Daniel Rupert youth homelessness

Daniel Rupert shares his story about growing up in foster care and experiencing homelessness as a young adult in Athens during an interview at Donkey Coffee late last month.

For around 18 months in his early 20s, Daniel Rupert was homeless in Athens, living out of a large duffel bag, spending his days at Ohio University’s Alden Library and spending his nights in either a tucked-away part of the alley behind Chipotle, on the steps by Glidden Hall, or close to the outside heating vents near Alden.

“You learn pretty quickly that vagrancy is frowned upon,” he said in an interview late last month. Rupert, now 28, had already used up his 90-day allotment at the Timothy House shelter for people experiencing homelessness on Athens’ West Side.

He was in the process of applying for housing through the federal Department of Housing and Urban Development (HUD), but he had no place to go, and when he couldn’t couch surf, he was on the street. It took years for Rupert to find his way to consistent food, shelter and employment, he said.

Rupert’s story is not uncommon: He spent most of his childhood from age 3 on jumping from foster home to foster home, in and out of various programs. He lived with different families in Gallipolis, McArthur and Vinton County, Jackson and Bidwell.

Rupert lived in Chillicothe for over three years with one family who had also been fostering his sister.

At age 10, however, they adopted her but not him, so he went back into the system. Next he went to Millersport in Fairfield County. At age 12, he was placed with the Sojourners Care Network based in McArthur.

Sorjourners is a nonprofit that provides foster care, runaway and homeless youth services, serving Appalachian Ohio, Kentucky and West Virginia.

“I started in a home, and whenever I ended up causing a scene or being too much of a hassle, they placed me in a different home because I was a bit of a pain in the butt,” Rupert acknowledged. “My way of doing things was, if I couldn’t figure out a way to solve a problem, if I didn’t like the way things were going, I’d make a scene until I got moved. That carried on for a long time.”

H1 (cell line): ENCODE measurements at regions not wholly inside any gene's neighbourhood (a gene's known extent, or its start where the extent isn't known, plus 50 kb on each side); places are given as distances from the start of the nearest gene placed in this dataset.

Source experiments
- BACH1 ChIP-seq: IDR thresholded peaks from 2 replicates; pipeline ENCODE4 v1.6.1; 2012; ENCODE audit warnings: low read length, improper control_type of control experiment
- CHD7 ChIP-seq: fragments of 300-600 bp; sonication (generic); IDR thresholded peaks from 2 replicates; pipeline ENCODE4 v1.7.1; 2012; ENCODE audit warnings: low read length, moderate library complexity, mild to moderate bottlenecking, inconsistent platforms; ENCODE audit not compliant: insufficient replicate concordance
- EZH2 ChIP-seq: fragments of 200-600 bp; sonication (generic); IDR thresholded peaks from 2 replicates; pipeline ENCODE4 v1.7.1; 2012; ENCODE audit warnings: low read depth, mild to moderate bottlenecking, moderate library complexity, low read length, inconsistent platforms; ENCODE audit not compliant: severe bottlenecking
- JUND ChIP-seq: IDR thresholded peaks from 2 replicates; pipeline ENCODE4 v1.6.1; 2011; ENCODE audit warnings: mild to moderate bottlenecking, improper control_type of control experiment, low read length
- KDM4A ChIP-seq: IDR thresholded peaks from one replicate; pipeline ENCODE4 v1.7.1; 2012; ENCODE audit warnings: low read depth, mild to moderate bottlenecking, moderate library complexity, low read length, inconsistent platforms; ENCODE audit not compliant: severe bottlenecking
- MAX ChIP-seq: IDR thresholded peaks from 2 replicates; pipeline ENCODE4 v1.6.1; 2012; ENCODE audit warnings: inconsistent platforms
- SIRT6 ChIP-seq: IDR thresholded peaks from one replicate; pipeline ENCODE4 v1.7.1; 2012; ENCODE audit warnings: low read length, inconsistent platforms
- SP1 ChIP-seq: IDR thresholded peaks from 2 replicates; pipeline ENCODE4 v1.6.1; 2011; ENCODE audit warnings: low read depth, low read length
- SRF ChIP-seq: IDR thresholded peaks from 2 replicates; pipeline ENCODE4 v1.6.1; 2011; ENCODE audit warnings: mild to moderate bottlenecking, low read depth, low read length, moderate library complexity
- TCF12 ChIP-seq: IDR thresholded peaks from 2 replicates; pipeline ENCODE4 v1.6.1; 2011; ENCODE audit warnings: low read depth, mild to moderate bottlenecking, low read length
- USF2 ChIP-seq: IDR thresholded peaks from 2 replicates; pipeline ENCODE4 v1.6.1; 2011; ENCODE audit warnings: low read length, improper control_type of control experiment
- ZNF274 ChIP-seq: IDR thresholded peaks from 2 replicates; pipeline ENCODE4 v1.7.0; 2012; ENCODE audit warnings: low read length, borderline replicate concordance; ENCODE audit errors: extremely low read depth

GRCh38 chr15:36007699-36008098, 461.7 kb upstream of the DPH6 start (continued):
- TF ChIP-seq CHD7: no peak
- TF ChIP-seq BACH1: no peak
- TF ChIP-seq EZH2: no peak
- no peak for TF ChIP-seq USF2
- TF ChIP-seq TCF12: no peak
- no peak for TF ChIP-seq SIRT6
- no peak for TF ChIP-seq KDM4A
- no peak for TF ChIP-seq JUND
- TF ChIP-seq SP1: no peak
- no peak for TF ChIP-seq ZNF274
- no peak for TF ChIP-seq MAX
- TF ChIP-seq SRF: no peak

Rupert bounced around a lot for a short period of time – about six homes in two years – until age 14 when he moved in with a family that helped him “chill out and calm down,” as he put it. Then he began to have problems with peers in school, getting into fights.

“I decided to quite literally run from the problem, run away from the foster home, which ended up getting me placed in Jackson,” he said. Eventually he ended up in Columbus, where he fought with another kid in foster care who had threatened the foster parent, and Rupert was sent to the Buckeye Boys Ranch.

After that, he was placed with Mary and Bob Tromn, whom he called “the best people ever for the system.” They helped him finish high school and set him up to attend the Ohio University branch campus in Chillicothe.

“But financial aid got screwed up, so that starts the entire period of being homeless,” he said.

Rupert had “aged out” of the system, as happens with many children who bounce around in foster care. “The system tries to prepare you, and foster families try to teach you skills. But I didn’t have much experience in job hunting or interviews.”

And he had no support network of family to fall back on when times got tough. The local Job & Family Services agency set him up with an apartment for two months, expecting financial aid to pay for it after that. When financial aid didn’t come through, he had to drop out. Unable to find a job, Rupert ended up squatting in that apartment for several more months.

“I was job hunting, but had no luck,” he recalled. After being kicked out, he went to stay with a former foster parent, but wasn’t allowed to remain after it became clear Rupert was not heterosexual.

Rupert bounced around, including participating in a transitional living program with Sojourners. He tried convincing the foster parent he was straight (heterosexual) and that it was all a misunderstanding, but he lost his home again when it became clear that wasn’t true.

“I was homeless from there on. I had nothing. I had a duffel bag on my back and that was it,” he said. This is when he got set up with the Timothy House in Athens.